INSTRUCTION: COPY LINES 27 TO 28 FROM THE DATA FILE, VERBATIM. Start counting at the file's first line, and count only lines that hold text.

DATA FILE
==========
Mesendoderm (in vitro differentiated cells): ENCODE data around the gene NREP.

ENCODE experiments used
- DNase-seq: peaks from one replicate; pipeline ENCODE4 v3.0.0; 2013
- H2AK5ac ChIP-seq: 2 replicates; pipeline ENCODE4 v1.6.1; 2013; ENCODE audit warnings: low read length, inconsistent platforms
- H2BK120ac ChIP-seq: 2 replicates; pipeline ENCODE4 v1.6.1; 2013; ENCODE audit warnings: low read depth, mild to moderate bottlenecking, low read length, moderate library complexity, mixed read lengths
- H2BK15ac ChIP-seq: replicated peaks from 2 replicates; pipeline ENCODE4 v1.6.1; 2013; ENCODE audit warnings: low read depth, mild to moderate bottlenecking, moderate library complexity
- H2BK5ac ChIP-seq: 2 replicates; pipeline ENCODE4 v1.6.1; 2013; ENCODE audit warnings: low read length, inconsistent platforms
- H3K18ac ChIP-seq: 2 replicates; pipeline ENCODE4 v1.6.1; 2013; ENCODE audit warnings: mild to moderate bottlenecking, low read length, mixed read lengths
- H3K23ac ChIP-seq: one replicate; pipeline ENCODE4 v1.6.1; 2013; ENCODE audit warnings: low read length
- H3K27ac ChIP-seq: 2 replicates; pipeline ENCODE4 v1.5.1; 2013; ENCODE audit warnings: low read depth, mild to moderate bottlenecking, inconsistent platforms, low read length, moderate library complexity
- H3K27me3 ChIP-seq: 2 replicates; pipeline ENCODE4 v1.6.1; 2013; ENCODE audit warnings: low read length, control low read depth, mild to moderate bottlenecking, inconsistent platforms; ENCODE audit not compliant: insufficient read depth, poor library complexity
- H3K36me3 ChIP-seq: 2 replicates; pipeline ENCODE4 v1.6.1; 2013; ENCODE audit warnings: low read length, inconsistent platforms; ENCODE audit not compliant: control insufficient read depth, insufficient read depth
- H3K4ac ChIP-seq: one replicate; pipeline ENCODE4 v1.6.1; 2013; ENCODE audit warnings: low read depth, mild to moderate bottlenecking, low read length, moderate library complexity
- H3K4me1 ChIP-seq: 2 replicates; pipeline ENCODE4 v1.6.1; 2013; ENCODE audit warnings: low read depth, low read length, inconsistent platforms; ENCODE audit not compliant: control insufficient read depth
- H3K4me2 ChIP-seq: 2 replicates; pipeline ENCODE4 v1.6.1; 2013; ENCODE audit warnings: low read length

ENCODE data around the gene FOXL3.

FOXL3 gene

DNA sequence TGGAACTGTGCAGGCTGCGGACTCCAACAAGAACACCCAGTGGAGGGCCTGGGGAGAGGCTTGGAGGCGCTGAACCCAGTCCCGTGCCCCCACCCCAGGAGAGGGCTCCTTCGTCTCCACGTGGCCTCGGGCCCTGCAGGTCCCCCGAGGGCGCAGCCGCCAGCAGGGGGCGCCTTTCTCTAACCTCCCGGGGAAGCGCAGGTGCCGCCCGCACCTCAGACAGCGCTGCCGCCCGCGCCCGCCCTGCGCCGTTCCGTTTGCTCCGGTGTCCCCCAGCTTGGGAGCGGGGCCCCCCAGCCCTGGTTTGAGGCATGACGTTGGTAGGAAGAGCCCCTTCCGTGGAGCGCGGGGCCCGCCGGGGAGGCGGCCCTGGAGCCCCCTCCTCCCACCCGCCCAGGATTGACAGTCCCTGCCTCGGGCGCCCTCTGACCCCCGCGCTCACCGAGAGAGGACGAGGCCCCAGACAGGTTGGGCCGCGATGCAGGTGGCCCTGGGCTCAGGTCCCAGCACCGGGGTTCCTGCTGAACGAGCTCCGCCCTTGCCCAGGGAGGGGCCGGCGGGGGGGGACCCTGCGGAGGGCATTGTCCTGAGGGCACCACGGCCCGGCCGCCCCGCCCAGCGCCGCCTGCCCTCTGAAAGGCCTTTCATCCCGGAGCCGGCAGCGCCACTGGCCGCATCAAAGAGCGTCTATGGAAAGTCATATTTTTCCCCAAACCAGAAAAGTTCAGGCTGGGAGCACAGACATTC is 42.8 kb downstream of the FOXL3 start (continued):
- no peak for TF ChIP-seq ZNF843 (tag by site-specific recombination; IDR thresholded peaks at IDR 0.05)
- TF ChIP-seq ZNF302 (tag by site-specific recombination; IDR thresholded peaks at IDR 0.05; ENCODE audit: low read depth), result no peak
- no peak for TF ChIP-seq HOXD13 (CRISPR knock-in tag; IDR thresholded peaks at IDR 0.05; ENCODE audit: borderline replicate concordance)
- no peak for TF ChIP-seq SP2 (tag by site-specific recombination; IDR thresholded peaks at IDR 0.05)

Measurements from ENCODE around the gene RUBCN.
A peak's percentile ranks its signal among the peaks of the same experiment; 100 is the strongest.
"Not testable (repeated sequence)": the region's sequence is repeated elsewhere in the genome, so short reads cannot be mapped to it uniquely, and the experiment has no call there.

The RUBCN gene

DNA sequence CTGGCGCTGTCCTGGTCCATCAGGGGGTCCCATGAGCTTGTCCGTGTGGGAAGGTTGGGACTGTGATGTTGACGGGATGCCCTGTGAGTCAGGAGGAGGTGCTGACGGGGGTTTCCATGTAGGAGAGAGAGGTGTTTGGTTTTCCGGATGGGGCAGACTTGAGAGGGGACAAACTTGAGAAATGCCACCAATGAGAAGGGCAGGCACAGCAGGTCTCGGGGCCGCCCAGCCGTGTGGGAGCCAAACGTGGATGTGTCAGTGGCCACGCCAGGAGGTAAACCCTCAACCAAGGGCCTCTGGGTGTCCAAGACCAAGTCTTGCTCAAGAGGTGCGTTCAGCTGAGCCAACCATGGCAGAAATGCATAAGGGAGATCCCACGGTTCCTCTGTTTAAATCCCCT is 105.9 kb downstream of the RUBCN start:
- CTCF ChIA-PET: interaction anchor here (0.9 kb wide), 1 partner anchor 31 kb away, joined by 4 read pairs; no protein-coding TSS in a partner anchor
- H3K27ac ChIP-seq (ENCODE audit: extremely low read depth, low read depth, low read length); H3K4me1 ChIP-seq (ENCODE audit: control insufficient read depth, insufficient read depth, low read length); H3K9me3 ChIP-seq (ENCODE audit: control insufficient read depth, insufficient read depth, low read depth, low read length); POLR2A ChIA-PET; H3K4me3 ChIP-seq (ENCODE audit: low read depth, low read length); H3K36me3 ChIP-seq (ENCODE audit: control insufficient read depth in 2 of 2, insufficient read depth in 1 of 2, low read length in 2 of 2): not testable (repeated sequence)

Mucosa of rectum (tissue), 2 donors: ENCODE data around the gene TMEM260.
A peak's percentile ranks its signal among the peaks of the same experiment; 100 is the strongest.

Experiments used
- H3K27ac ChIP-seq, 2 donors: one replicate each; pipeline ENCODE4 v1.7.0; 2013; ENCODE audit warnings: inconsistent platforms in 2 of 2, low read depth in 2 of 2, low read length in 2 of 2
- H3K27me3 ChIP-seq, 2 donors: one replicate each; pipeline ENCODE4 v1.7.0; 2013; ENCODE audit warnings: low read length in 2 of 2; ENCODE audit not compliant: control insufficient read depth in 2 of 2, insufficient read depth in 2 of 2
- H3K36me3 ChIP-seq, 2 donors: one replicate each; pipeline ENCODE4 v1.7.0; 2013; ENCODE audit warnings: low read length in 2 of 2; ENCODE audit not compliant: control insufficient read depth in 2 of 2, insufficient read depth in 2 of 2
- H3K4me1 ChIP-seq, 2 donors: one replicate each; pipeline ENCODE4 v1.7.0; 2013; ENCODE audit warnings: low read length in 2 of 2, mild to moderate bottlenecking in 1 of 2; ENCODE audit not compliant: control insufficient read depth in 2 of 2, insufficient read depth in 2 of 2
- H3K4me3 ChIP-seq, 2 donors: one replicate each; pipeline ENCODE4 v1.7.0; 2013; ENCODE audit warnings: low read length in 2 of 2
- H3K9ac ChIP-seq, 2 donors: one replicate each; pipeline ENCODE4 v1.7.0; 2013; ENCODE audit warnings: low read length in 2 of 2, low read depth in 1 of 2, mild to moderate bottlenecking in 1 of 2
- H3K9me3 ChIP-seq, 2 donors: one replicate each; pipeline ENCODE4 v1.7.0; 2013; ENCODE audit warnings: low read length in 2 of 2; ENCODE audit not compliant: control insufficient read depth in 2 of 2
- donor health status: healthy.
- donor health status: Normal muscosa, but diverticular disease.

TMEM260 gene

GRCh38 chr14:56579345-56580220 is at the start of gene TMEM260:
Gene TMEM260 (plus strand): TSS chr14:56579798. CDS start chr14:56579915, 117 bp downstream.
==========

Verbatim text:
DNA sequence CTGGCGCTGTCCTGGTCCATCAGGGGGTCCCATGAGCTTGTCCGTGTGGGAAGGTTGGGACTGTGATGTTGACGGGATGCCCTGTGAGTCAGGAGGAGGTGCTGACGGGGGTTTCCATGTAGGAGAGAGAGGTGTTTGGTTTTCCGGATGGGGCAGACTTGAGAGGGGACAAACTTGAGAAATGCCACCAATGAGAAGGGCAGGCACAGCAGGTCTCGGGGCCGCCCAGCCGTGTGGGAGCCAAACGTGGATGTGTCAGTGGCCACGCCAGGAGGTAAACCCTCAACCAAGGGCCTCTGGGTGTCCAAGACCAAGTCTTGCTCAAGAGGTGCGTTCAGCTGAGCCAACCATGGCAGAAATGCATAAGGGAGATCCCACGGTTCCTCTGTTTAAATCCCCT is 105.9 kb downstream of the RUBCN start:
- CTCF ChIA-PET: interaction anchor here (0.9 kb wide), 1 partner anchor 31 kb away, joined by 4 read pairs; no protein-coding TSS in a partner anchor